Logo Title Quebec Reading Connection

The Right Word: Roget and His Thesaurus

Bryant, Jen (Author)
Sweet, Melissa (Illustrator)
Eerdmans 2014. 40 pages
First published: 2014
ISBN: 9780802853851 (hardcover)
Original language: English
Book type: Non-Fiction
Book genre: Biography

Text Elements:

character, language conventions, layout, multimodal, structures and features

Awards

Caldecott Honor Book – 2015
Robert F. Sibert Medal – 2015
Golden Kite Award – 2015

Reading Range

 
Cycle
Elementary
Secondary
 
1
2
3
1
2
ELA
K
1
2
3
4
5
6
1
2
3
4
5
ESL
1
2
3
4
5
6
1
2
3
4
5
ESL Intensive & Enriched
5
6
1
2
3
4
5

Description:

This intelligent and artistic picture book biography speaks to readers of almost any age. Poetic language describes Peter Roget’s eventful life from boyhood, through a distinguished career as doctor and scientist, to the publication of his life-long passion and invention: the thesaurus.

The text is full of brilliant flourishes, such as the word list of Roget’s life: “1779 BORN, beginning, baby, infant, tadpole … teen, scholar … manhood … to wind up … close DIED 1869.” The value of Roget’s word lists—and their organization—is made clear through storytelling: “If only all the ideas in the world could be found in one place.”

Stunning and playful illustrations convey story and complex ideas with comic-style layouts, intricate still-life images and illustrative type treatments. Every page is a visual barrage—and a feast.

In the end, a quaint village scene shows Roget at home among his words; outside, townsfolk bustle and converse, a thesaurus in every pocket: “My fish is cheap, a bargain, reasonable;” “Your frock is a lovely shade of azure, violet, sapphire.”

Altogether, this book offers a breathtaking tribute to the unique intelligence of Peter Mark Roget. It’s a gem (“jewel,” “the acme of perfection”).

  •  

    Examine a thesaurus. Compare the structures and features with those of a dictionary. When might a thesaurus be useful?

  •  

    Do a picture walk. Notice the use of words, word lists and artifacts in the illustrations. Speculate on how the details in the illustrations can support the text.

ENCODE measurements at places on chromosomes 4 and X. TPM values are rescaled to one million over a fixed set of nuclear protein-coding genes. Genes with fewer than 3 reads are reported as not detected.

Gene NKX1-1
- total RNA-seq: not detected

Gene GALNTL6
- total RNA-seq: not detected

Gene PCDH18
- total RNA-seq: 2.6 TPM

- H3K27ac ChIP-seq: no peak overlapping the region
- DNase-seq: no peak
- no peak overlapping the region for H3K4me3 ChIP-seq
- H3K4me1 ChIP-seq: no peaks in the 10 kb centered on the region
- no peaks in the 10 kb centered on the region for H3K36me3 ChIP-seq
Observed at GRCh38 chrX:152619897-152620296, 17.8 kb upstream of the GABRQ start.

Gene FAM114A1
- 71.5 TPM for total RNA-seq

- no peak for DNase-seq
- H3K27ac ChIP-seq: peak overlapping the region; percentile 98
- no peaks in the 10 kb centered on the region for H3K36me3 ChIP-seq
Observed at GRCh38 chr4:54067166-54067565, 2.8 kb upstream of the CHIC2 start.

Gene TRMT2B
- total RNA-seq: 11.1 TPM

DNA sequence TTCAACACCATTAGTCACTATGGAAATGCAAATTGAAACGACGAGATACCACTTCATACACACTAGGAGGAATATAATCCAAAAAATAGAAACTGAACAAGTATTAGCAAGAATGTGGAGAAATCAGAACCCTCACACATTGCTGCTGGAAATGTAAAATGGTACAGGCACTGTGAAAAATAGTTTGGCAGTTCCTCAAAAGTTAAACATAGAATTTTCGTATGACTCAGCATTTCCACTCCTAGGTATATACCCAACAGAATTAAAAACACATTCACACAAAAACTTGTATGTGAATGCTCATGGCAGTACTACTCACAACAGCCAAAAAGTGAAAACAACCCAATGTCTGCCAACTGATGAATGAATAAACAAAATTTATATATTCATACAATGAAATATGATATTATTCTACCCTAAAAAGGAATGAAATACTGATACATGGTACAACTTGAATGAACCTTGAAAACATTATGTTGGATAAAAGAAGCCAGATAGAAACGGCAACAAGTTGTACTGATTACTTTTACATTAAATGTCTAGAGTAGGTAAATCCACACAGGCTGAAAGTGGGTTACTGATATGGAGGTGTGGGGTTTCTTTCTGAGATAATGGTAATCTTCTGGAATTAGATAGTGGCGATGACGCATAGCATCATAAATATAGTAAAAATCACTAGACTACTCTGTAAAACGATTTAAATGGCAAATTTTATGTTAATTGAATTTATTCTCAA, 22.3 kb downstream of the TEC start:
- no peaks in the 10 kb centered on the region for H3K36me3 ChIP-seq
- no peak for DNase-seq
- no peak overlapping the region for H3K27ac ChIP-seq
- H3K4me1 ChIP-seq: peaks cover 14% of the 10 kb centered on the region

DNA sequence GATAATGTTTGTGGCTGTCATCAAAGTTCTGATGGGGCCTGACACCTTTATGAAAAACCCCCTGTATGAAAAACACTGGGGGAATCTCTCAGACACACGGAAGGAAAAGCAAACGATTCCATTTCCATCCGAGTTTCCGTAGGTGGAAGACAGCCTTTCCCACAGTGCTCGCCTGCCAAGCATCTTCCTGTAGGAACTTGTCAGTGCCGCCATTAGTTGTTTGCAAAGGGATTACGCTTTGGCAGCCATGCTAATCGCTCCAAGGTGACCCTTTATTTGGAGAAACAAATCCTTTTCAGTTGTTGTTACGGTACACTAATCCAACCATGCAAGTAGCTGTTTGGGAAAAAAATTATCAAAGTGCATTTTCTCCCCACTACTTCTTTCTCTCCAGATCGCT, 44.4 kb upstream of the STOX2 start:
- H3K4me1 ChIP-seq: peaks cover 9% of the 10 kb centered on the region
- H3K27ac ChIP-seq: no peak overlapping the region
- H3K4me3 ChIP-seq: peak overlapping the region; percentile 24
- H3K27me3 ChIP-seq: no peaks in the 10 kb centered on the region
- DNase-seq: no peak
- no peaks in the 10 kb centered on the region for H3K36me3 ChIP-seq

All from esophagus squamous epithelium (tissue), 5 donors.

•  Reflect on how Roget used lists in different contexts. Think of a useful application for lists in your life. Start one or more personal lists.
  •  

    Examine the endpapers. Explain their relevance to the story using specific examples.

  •  This example of a multimodal text includes elements that are textual (font, colour, narrative structure) and paratextual (covers, endpapers, front matter). The text also includes elements of graphic texts (inset panels, splash page, transitions between panels) and written narrative.
  •  In pairs, discuss ways of approaching this text. Where should a reader start?
  •  This text can be one of several when exploring biography as a genre, specifically the way authors/producers use a variety of text elements to construct meaning. Along with the bibliography, the author and illustrator notes offer additional information and serve as a point of departure for further research.
  •  

    Before reading, discuss why people make lists. Compose a list of different types of lists (grocery, party guests, to-do, etc.).

  •  

    Do a picture walk. Explore pictures, fonts and associated lists.

  •  

    Choose a category (colours, hand gestures, school tools) and, like Roget, create a list with a partner. Create a visual for your list in line with the illustrator’s style.

  •  Explore a thesaurus and learn about its use.
  •  What are the “right words” for different situations? What words would you use when someone is sick, afraid, happy, worried, tired, sad, etc.?
  •  

    Create a giant alpha box and add the new words you encounter as the book is read aloud. Choose ten of those words and write a sentence with each one. Your sentences should link to Mr. Roget’s story.

  •  Re-create a timeline of Mr. Roget’s life, marking at least five important events. Add a keyword for each event and list several synonyms beneath each word.
  • To adopt effective work methods
  • To communicate appropriately
  • To use creativity
  • To use information
  • Visual Arts